Movie: The Wizard of OZ
Year: 1939 / Genre: Family, Fantasy
Starring: Judy Garland
Director: Victor Flemming
Here is another film I watched out of order… mostly because I felt bad that my kids have made it to almost 8 and 6 1/2 and never seen it. It is such a classic and, I didn’t realize how influential it was to my life until I sat down to write this post… it was a good time to start the education!
This all started with Phineas and Ferb. My kids love Phineas and Ferb – and I must admit that I do too. The show is well written and the humor palatable for adults as well as for kids. One of those palatable moments for me – which is very subtle (as is a lot of the humor in this show) – is that the theme typically reserved for the Wicked Witch of the West in the Wizard of Oz is satirized when the character Candace enters the scenes to “bust” her brothers. I giggle incessantly when I hear it and the boys were always curious about why I giggle so I told them I’d explain it later.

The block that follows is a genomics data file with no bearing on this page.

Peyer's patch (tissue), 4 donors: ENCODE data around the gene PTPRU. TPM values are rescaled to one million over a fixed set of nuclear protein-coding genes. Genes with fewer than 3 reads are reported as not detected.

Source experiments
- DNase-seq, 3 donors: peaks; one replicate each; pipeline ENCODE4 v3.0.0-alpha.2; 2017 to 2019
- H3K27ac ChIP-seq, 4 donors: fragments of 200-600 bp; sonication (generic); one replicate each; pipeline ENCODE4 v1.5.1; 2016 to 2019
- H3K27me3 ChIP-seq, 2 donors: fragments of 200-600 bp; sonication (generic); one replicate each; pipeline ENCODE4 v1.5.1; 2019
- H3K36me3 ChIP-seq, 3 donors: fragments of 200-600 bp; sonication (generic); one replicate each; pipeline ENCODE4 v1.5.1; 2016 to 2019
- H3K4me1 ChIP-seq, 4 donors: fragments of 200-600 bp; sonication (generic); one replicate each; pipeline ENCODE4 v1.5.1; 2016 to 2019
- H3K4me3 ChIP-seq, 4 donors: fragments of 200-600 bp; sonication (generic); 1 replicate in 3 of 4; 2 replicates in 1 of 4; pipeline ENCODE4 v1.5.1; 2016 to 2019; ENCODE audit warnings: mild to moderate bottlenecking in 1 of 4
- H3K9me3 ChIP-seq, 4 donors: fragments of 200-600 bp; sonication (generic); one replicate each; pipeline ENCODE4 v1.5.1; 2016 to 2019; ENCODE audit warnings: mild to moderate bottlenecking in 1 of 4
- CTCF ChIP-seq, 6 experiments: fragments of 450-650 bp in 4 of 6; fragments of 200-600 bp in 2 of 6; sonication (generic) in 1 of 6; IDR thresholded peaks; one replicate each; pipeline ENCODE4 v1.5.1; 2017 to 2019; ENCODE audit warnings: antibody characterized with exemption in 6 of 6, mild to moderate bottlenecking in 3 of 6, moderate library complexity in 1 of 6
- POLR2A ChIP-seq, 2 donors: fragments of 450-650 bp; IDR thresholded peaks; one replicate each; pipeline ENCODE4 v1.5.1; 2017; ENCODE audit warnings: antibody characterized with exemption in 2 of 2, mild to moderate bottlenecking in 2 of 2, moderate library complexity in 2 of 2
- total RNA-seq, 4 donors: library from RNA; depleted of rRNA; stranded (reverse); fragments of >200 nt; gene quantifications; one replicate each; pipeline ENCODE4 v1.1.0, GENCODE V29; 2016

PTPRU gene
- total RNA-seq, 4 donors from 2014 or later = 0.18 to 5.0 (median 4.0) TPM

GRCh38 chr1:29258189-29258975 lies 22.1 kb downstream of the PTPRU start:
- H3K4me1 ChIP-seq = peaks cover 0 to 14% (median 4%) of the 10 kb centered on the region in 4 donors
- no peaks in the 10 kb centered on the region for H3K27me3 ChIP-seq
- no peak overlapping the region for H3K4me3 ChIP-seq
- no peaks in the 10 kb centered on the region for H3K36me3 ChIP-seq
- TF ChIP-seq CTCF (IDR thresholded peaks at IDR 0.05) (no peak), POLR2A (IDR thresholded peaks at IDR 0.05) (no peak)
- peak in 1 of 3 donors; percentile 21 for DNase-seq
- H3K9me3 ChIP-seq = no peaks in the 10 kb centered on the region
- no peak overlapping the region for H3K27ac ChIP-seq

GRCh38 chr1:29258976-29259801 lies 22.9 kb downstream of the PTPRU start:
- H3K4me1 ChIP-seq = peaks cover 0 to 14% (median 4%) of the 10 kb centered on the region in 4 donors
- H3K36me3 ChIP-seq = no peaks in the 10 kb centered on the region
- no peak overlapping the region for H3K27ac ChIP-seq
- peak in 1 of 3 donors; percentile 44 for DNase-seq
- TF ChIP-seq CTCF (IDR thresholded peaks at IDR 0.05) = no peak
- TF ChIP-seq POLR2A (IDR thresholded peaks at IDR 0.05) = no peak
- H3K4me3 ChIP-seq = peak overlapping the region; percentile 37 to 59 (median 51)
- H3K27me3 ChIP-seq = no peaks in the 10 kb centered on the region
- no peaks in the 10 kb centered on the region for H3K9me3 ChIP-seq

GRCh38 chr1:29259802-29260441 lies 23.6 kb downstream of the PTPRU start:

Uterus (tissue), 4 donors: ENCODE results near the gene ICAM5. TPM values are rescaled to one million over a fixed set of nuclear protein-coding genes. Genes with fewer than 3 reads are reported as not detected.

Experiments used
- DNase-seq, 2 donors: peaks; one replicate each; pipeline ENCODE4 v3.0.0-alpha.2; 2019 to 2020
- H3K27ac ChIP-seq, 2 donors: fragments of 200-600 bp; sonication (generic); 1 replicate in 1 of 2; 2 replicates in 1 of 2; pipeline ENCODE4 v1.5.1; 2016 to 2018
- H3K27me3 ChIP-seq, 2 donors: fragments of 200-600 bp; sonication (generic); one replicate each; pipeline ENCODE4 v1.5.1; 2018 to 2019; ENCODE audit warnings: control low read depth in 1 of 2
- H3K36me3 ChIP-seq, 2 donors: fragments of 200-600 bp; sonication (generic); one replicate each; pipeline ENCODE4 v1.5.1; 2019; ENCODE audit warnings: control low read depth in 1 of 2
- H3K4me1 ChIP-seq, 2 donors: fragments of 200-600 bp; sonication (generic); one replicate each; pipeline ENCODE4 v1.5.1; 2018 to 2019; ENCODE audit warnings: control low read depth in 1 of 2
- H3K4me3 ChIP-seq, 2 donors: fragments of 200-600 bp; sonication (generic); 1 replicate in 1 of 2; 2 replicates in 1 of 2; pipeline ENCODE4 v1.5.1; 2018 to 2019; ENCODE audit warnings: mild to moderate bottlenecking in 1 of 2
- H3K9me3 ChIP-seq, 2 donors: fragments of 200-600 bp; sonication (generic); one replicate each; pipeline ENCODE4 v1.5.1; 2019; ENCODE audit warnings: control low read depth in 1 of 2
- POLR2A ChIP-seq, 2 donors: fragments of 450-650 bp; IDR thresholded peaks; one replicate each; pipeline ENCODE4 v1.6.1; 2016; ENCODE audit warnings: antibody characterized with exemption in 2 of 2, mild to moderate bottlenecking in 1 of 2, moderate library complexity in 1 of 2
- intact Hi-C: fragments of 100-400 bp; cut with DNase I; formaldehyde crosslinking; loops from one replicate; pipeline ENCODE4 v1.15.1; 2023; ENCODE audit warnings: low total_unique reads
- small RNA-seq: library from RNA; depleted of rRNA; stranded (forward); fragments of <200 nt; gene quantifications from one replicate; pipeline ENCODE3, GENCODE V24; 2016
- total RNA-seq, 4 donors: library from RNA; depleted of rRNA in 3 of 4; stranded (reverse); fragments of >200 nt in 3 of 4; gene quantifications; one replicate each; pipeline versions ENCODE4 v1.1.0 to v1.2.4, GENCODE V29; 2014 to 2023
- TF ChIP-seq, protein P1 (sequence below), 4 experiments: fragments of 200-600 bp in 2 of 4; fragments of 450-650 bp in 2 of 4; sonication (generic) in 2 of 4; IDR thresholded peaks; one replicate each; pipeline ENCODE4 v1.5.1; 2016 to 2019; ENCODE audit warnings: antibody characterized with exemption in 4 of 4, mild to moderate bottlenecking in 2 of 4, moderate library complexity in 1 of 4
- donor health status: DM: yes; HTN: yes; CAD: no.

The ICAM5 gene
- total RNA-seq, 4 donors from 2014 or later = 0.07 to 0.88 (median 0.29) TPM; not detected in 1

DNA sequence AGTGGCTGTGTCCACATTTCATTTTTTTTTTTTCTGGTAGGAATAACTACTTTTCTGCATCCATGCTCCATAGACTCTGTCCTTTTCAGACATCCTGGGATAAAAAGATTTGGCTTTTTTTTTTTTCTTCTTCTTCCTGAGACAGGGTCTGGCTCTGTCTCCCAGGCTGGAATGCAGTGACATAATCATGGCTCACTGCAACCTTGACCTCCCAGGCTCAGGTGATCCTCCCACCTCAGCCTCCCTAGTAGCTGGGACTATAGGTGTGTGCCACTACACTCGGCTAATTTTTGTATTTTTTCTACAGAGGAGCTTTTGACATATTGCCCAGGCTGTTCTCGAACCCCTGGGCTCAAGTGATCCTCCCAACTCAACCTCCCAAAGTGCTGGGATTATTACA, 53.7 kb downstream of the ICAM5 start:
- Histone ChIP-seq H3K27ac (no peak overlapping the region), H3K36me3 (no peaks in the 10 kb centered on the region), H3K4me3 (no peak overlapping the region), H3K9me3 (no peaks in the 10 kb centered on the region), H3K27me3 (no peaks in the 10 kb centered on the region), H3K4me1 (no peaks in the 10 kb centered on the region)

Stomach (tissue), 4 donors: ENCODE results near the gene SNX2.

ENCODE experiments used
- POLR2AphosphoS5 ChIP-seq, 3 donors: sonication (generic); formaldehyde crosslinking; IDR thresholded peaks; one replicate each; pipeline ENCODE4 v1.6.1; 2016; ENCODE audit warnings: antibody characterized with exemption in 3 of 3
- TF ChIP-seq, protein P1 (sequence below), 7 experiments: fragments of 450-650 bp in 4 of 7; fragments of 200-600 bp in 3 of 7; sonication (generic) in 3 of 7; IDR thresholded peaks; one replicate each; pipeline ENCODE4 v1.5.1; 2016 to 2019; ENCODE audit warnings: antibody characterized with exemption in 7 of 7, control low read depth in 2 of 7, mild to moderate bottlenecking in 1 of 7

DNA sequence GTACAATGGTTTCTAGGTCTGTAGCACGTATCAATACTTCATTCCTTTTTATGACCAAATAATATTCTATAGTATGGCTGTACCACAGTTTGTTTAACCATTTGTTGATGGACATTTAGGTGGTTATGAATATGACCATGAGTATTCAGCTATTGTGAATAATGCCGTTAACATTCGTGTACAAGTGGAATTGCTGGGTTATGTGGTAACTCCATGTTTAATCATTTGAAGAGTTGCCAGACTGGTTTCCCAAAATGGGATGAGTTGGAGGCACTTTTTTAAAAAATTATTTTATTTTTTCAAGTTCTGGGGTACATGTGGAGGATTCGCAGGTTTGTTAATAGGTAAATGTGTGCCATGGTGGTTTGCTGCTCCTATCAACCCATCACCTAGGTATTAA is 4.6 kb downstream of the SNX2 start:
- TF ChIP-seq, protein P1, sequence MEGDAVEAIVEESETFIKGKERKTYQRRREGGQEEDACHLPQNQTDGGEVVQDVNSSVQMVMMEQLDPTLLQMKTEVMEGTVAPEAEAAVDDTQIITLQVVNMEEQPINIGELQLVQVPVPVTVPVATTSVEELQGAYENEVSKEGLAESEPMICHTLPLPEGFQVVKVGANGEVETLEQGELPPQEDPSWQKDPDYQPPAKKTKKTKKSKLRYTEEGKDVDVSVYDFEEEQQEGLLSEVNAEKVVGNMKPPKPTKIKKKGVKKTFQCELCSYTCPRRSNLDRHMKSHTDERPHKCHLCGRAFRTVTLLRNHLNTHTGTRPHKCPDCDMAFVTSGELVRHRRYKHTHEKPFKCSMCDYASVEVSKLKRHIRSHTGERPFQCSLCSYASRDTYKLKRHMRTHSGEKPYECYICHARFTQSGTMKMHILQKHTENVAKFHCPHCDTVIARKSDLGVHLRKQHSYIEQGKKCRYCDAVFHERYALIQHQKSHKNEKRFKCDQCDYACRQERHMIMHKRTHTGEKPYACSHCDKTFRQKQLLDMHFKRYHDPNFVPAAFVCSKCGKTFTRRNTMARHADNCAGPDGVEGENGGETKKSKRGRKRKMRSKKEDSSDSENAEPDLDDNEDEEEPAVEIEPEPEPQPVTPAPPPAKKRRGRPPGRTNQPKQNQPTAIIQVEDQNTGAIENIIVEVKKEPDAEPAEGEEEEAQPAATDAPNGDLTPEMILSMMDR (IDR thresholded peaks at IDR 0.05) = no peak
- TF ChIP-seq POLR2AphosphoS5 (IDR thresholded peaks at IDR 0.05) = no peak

Well… later came when I took them to see Wreck-it Ralph and there was a scene where guards – that were Oreo cookies – were chanting “Or-e-o, Or-eeeee-o” similar to the chant the guards make in the Wizard of Oz when Dorothy was captured by the witch. I laughed heartily at this scene and the boys wanted to know why it was so funny. Soo… I made them watch The Wizard of Oz with me so they got the reference.